WHO’s safeguarding failure in the DRC has re-focused attention on the sexual misconduct that surfaces with disgraceful regularity in humanitarian, development, and peacekeeping operations worldwide.
A gender perspective to public health is essential to human rights and safety in crises situations.
Persuading men to participate more meaningfully in transforming gender relations is essential to shifting attitudes and behaviours linked to the “patriarchal dividend”.
The protests carried on for days and continue to simmer in a country whose social fabric has been torn by toxic masculinity and a violent colonial past.
A BBC documentary titled ‘Sex for Grades’ has exposed the extent of systematic sexual abuse against female students in West African universities. Although cases have been reported they are almost always dismissed due to lack of evidence causing an endemic that has left students vulnerable and unprotected.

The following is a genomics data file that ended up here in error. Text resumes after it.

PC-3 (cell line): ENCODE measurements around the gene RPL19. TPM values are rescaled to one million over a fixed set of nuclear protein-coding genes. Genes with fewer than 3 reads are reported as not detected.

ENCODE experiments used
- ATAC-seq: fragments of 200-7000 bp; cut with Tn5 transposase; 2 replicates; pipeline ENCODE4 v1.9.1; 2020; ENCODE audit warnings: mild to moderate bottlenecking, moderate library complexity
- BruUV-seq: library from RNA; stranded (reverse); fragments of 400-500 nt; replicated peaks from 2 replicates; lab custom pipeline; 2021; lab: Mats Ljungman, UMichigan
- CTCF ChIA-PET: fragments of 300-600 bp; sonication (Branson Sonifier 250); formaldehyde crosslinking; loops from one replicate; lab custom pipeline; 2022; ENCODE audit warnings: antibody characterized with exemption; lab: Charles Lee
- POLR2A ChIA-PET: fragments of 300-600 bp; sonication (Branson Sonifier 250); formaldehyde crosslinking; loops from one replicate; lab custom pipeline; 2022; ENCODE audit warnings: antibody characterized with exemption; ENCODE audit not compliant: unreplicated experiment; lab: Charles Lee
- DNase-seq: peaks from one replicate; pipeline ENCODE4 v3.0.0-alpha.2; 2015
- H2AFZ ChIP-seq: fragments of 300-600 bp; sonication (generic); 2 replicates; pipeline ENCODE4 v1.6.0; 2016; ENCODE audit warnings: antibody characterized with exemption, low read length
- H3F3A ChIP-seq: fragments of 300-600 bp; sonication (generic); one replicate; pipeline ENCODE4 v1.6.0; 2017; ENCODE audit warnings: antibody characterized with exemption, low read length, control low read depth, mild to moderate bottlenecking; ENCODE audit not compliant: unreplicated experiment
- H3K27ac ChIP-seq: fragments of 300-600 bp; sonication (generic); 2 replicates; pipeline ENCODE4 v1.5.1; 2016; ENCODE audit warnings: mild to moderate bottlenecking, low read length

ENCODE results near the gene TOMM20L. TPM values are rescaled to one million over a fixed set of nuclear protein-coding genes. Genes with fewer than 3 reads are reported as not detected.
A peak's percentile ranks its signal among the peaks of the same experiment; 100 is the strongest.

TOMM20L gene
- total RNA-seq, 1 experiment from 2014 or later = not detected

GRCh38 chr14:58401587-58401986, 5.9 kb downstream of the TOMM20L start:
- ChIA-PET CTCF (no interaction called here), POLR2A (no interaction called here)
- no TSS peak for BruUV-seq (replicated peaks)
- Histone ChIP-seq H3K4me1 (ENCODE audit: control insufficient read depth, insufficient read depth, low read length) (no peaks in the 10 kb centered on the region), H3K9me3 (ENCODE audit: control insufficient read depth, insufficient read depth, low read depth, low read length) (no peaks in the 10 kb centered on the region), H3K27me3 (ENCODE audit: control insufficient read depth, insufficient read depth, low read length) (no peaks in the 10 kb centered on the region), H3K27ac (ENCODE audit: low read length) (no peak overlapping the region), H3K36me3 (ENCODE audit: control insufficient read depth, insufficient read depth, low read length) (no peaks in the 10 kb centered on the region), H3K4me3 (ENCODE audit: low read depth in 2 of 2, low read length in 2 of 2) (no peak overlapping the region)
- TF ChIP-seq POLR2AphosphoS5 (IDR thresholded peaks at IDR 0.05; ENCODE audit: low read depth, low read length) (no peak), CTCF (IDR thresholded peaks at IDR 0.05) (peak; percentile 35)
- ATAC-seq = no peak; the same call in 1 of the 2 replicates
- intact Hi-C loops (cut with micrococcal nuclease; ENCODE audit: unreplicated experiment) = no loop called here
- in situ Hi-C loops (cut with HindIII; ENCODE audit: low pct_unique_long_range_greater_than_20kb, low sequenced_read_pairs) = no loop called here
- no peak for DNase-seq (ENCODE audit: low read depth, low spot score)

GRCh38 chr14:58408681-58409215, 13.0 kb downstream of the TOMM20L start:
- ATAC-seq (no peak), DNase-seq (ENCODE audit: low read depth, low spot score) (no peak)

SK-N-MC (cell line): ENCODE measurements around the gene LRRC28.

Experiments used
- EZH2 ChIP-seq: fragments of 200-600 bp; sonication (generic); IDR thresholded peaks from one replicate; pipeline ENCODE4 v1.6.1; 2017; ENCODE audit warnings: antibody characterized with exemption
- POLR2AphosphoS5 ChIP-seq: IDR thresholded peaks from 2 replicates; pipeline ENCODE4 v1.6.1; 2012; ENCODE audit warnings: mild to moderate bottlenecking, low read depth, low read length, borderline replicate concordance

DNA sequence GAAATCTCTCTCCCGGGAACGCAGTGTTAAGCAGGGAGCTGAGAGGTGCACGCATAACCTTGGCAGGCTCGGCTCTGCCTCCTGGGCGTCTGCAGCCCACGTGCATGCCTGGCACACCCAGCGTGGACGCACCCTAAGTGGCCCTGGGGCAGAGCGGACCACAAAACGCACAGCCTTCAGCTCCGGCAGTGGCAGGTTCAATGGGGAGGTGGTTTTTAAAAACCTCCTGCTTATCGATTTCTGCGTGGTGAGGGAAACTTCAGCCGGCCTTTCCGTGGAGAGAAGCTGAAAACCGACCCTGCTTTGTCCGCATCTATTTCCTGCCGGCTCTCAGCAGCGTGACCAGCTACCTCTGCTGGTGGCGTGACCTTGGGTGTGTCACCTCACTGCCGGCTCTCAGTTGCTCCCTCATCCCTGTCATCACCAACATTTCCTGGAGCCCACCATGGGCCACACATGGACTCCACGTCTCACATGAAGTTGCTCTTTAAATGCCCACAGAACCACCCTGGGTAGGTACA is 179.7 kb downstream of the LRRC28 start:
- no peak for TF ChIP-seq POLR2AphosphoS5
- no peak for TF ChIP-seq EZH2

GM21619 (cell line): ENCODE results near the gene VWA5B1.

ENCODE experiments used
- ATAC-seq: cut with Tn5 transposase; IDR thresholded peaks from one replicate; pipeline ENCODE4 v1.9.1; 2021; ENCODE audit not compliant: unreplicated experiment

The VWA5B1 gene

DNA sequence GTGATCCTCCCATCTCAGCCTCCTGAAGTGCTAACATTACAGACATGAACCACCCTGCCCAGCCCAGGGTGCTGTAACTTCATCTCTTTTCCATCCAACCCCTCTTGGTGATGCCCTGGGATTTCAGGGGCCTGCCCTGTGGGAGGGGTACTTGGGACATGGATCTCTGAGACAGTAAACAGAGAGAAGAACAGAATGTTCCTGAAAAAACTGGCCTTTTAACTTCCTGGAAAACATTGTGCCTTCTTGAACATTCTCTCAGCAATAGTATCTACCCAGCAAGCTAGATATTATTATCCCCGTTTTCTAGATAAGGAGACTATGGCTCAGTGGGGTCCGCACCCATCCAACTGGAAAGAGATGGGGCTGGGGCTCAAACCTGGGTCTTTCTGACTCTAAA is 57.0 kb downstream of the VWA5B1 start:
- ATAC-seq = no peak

The occurrences of sexual harassment against women on public transport, and ride hailing apps is of grave concern. A service called ChaufHer that is by women, for women hopes to provide a safer environment for women, and children as they go about their everyday lives.
Anger and tears were in evidence as students and staff from the University of Cape Town (UCT) were joined by members of the public outside Parliament on Wednesday morning, 4 September, to call for an end to sexual and gender-based violence.
Sexual harassment in the informal sector is pervasive, widespread, and alarming. Although the lack of regulation within the sector is a blessing of sorts for small scale traders and artisans, it leaves the women vulnerable to sexual violence and harassment. Something that women in Kampala’s largest markets are fighting to change.
Human Rights Watch calls for decriminalisation. Many of the sex workers described cases of rape, corruption and harassment by police officers.